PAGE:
PLoS ONE 01/2014; 9(8):e103896. · 3.53 Impact Factor
  • [Show abstract] [Hide abstract]
    ABSTRACT: Circulating tumor cells (CTCs) have emerged as a reliable source of tumor cells, and their concentration has prognostic implications. CTC capture offers real-time access to cancer tissue without the need of an invasive biopsy, while their phenotypic and molecular interrogation can provide insight into the biological changes of the tumor that occur during treatment. The majority of the CTC capture methods are based on EpCAM expression as a surface marker of tumor-derived cells. However, EpCAM protein expression levels can be significantly down regulated during cancer progression as a consequence of the process of epithelial to mesenchymal transition. In this paper, we describe a novel HER2 (Human Epidermal Receptor 2)-based microfluidic device for the isolation of CTCs from peripheral blood of patients with HER2-expressing solid tumors. We selected HER2 as an alternative to EpCAM as the receptor is biologically and therapeutically relevant in several solid tumors, like breast cancer (BC), where it is overexpressed in 30% of the patients and expressed in 90%, and gastric cancer (GC), in which HER2 presence is identified in more than 60% of the cases. We tested the performance of various anti HER2 antibodies in a panel of nine different BC cell lines with varying HER2 protein expression levels, using immunoblotting, confocal microscopy, live cells imaging and flow cytometry analyses. The antibody associated with the highest capture efficiency and sensitivity for HER2 expressing cells on the microfluidic device was the one that performed best in live cells imaging and flow cytometry assays as opposed to the fixed cell analyses, suggesting that recognition of the native conformation of the HER2 extracellular epitope on living cells was essential for specificity and sensitivity of CTC capture. Next, we tested the performance of the HER2 microfluidic device using blood from metastatic breast and gastric cancer patients. The HER2 microfluidic device exhibited CTC capture in 9/9 blood samples. Thus, the described HER2-based microfluidic device can be considered as a valid clinically relevant method for CTC capture in HER2 expressing solid cancers.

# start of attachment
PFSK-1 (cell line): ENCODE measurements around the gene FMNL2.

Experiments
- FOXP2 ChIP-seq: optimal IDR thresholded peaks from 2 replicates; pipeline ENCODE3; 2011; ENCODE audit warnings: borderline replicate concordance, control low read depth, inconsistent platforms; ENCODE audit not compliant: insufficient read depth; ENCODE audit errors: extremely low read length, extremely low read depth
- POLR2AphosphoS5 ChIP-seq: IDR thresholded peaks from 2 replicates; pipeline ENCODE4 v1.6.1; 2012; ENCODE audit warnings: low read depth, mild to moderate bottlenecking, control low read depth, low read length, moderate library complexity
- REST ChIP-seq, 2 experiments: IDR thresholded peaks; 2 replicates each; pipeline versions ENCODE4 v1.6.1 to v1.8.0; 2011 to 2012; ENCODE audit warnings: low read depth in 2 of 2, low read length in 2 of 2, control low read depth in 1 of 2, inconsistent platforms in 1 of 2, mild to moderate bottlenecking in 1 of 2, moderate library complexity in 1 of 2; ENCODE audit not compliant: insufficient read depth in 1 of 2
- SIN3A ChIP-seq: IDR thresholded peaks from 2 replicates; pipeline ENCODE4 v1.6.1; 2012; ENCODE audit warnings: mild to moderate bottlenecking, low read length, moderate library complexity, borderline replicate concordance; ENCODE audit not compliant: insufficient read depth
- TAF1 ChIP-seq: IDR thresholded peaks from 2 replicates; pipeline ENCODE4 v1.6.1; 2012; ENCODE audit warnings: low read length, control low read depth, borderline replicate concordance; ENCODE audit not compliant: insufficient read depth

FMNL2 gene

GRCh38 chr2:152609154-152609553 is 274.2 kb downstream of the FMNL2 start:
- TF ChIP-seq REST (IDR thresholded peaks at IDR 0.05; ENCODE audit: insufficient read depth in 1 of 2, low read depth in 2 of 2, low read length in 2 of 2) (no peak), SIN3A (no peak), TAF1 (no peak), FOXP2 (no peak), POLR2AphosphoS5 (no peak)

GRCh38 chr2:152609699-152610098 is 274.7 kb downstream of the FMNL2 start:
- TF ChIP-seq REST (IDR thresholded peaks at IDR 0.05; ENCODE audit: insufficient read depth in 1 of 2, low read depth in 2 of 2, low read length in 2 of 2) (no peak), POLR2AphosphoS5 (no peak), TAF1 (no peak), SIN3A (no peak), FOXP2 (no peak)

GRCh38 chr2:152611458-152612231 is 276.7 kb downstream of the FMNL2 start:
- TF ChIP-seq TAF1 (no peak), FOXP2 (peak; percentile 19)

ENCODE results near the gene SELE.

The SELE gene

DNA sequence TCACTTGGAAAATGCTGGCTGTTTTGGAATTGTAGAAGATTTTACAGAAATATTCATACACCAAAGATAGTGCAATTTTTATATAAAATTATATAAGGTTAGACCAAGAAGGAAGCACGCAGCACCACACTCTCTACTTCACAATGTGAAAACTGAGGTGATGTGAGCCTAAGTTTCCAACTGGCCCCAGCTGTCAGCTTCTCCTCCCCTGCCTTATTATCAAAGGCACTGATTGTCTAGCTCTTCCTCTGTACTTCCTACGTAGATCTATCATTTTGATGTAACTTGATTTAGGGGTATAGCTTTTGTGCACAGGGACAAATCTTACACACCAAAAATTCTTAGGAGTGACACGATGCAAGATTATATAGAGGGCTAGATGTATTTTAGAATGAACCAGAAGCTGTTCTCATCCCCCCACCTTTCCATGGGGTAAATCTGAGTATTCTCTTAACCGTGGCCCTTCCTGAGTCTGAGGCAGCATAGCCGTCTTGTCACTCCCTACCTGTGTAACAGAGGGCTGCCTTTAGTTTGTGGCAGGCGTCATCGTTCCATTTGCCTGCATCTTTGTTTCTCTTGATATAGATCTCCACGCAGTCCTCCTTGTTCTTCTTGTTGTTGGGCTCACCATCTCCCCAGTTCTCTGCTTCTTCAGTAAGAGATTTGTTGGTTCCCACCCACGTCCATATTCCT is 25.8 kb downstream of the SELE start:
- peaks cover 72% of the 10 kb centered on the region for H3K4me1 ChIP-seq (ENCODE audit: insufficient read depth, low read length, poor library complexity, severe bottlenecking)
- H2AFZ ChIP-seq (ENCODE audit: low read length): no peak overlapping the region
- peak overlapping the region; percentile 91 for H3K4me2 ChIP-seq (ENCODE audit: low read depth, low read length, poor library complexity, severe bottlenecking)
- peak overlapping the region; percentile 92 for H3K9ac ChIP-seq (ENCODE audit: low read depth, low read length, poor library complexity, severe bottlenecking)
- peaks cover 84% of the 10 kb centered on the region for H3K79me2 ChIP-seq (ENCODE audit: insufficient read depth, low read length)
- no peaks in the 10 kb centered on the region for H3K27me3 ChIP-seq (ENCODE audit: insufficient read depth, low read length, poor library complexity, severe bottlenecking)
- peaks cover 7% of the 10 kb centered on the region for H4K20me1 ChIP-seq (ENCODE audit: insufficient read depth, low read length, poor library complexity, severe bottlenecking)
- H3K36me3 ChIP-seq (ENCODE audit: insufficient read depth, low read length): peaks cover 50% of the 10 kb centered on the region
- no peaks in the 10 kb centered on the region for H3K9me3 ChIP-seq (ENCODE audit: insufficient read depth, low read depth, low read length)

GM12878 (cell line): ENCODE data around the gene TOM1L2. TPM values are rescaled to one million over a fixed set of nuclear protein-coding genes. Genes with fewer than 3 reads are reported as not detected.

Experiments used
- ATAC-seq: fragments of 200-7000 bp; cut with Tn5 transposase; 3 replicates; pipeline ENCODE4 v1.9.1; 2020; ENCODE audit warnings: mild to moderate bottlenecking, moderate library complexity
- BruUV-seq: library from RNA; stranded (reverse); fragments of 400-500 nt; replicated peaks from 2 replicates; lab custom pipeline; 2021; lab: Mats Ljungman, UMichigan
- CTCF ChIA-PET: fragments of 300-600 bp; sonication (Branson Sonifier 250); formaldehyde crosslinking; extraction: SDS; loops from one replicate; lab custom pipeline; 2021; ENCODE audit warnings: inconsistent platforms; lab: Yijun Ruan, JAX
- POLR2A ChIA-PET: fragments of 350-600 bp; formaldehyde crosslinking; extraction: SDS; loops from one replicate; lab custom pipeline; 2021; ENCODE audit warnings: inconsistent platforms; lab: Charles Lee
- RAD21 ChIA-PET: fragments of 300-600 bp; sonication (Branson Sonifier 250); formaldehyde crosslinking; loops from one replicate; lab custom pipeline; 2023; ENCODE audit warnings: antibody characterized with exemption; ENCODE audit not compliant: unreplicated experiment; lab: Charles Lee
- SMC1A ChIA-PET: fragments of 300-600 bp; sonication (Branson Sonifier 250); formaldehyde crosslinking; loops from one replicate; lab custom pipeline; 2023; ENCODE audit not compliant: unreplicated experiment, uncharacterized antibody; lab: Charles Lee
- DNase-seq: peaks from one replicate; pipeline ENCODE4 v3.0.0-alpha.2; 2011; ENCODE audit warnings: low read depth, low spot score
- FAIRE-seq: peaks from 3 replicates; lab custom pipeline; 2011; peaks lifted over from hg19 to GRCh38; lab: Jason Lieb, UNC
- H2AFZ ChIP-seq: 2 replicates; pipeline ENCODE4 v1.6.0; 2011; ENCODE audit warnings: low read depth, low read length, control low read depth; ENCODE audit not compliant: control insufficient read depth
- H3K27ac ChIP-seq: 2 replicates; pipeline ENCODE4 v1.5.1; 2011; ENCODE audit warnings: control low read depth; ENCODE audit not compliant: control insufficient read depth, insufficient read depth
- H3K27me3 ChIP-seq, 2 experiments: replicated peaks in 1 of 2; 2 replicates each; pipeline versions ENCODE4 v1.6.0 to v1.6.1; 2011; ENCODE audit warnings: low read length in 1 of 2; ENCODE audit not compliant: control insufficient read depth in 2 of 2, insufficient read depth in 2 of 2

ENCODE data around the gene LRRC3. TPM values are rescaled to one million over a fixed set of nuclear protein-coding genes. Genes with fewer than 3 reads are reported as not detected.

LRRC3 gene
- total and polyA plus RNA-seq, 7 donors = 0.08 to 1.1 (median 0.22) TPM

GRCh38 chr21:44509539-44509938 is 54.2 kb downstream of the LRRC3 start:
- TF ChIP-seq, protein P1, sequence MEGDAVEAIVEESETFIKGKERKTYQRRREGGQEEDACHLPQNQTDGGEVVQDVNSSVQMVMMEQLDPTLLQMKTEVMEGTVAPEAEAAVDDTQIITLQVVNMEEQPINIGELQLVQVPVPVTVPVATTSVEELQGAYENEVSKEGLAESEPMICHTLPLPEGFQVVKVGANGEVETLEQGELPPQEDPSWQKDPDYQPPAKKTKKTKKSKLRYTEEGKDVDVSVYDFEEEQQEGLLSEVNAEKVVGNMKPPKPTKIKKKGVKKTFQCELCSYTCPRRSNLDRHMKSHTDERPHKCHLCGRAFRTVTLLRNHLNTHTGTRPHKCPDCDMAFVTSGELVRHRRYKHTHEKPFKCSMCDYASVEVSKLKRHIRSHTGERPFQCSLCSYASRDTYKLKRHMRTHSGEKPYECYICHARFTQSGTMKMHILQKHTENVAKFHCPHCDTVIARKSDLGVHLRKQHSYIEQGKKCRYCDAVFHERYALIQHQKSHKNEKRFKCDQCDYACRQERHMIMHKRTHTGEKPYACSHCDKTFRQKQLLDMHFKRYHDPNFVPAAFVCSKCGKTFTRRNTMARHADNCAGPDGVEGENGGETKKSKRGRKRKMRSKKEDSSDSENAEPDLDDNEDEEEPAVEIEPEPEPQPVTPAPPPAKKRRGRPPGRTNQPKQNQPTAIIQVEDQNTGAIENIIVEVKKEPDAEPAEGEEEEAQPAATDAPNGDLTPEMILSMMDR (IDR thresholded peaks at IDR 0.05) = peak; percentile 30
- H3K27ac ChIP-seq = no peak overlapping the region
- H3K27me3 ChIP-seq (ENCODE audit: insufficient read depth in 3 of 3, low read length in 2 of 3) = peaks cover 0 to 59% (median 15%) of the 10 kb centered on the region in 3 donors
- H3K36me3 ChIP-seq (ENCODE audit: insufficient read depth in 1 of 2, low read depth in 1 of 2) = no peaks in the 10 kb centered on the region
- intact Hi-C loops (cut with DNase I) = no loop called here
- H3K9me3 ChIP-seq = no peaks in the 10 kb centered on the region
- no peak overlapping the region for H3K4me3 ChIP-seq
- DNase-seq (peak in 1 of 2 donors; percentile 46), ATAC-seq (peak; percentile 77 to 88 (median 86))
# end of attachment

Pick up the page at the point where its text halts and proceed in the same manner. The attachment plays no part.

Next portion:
Lab on a Chip 11/2013; · 5.70 Impact Factor
  • Linda T Vahdat
    Clinical advances in hematology & oncology: H&O 10/2013; 11 Suppl 16(10):13-5.
  • Linda T Vahdat, Hope S Rugo, Edith A Perez